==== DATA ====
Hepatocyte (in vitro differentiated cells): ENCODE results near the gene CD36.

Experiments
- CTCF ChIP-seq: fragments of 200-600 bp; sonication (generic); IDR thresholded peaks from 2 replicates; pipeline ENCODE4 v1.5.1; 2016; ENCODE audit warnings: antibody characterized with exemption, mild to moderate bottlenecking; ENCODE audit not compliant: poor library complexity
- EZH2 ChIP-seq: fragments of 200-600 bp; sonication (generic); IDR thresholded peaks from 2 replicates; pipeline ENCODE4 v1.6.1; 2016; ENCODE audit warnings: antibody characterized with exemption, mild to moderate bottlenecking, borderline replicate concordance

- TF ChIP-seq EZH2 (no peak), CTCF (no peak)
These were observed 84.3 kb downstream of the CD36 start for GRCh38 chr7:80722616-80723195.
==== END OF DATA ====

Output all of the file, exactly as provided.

Hepatocyte (in vitro differentiated cells): ENCODE results near the gene CD36.

Experiments
- CTCF ChIP-seq: fragments of 200-600 bp; sonication (generic); IDR thresholded peaks from 2 replicates; pipeline ENCODE4 v1.5.1; 2016; ENCODE audit warnings: antibody characterized with exemption, mild to moderate bottlenecking; ENCODE audit not compliant: poor library complexity
- EZH2 ChIP-seq: fragments of 200-600 bp; sonication (generic); IDR thresholded peaks from 2 replicates; pipeline ENCODE4 v1.6.1; 2016; ENCODE audit warnings: antibody characterized with exemption, mild to moderate bottlenecking, borderline replicate concordance

- TF ChIP-seq EZH2 (no peak), CTCF (no peak)
These were observed 84.3 kb downstream of the CD36 start for GRCh38 chr7:80722616-80723195.